National Museum of Wildlife Art seeks to engage the Latino community

JACKSON HOLE, WYO –The National Museum of Wildlife Art is embarking on a new initiative to engage latino families in the community. “It’s a call for us to broaden our relevance to all of Teton Valley residents and to connect to humanity on a global scale,” said Lisa Simmons, the Assistant Curator of Education and Exhibits. 

The initiative was made possible through grants from The Community Foundation of Jackson Hole and the Wyoming Cultural Trust Fund.  “We saw that latino’s weren’t coming to experience our collection, so this initiative was a major step in trying to change that,” said Simmons.

Part of the initiative involved reaching out to the Teton Literacy Center and partnering with their adult English classes to bring students and their families to the museum. The museum designed interactive programs for the adults while Teton Science Schools provided the transportation and activities for the children.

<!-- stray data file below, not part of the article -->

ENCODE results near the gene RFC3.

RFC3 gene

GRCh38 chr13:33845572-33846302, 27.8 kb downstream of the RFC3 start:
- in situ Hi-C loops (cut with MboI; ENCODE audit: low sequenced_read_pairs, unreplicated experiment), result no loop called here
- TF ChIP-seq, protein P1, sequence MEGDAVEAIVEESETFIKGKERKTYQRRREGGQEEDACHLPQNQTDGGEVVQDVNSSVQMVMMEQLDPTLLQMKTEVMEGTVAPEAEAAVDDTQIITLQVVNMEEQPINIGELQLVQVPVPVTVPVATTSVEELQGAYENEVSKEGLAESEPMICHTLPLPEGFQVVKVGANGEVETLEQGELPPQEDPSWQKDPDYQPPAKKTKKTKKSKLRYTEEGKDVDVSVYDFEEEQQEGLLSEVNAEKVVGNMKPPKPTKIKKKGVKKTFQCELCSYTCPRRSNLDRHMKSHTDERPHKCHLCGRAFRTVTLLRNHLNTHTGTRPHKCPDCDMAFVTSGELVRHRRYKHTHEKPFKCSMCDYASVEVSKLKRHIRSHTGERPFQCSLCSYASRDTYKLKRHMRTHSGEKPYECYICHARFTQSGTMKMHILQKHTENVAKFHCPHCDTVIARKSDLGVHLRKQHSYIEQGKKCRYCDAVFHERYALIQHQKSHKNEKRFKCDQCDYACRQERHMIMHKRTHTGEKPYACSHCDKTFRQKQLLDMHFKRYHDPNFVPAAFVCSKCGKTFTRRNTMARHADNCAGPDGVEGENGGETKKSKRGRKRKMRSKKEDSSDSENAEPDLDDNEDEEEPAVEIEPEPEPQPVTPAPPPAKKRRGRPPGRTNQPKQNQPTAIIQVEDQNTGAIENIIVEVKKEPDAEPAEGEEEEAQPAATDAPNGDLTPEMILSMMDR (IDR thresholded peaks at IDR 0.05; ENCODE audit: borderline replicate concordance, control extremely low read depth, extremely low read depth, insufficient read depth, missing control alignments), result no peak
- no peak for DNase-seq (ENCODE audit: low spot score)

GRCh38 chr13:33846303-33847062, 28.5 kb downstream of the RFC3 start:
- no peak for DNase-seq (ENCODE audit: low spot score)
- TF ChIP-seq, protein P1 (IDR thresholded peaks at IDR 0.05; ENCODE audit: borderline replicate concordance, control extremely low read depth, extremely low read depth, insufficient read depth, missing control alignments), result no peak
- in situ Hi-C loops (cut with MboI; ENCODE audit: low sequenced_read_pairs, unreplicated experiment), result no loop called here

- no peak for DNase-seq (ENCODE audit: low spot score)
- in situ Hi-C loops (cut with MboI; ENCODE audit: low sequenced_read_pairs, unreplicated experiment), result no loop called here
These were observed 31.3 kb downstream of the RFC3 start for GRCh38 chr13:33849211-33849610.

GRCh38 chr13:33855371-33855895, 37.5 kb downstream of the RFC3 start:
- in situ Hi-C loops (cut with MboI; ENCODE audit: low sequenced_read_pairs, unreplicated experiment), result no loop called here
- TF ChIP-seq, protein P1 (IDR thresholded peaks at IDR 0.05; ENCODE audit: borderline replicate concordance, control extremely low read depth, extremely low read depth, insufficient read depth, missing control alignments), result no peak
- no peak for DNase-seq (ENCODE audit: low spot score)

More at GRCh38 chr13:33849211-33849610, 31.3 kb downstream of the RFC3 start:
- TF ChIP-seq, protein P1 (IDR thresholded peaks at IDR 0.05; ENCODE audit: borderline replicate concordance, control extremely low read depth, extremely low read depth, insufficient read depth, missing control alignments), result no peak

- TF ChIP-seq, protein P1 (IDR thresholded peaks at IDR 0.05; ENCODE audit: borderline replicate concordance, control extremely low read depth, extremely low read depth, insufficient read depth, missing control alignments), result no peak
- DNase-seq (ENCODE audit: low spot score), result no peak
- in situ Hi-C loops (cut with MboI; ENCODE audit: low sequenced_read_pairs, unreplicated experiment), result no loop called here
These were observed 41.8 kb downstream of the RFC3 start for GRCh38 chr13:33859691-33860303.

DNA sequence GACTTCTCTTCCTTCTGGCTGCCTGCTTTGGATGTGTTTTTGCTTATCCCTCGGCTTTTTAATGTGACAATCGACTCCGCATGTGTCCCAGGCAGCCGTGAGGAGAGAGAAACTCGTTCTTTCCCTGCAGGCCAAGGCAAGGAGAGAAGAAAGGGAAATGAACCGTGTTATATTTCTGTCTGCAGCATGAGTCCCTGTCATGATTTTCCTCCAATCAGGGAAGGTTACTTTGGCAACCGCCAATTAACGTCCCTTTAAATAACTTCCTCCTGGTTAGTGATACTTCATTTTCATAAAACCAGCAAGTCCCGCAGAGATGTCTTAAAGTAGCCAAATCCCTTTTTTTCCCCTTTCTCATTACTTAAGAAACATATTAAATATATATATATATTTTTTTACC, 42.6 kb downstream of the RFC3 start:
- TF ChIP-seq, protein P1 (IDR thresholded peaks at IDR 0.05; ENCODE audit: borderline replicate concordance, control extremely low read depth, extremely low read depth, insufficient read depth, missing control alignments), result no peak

The adult sessions “prompted thoughtful responses to the artwork that often touched upon how certain landscapes or animals brought back memories from life in Mexico, Guatemala, and Honduras,” said Simmons. “Participants also often reflected on their amazement about the abundant wildlife of Wyoming and shared stories about seeing moose, elk, bears and other animals of the Greater Yellowstone Ecosystem.”

In addition to collaborating with the Literacy Center, the museum has been working to make the museum itself more accessible to Spanish speakers. The museum is in the process of translating selected labels into Spanish, which will be offered as laminated sheets available in each gallery. The museum has also developed a Spanish language orientation video that plays at the museum entrance. “The video is a wholehearted welcome to the museum,” said Simmons.

Another part of the initiative is reminding families that the first Sunday of every month is free for locals. The free days often involve art making and other fun activities. Simmons sees this as an opportunity for all families, including those who primarily speak Spanish, to engage with the museum. 

“We see art as a universal language,” said Simmons. “The art on our walls can cross cultural boundaries and create community and myriad personal and emotional connections.”

 

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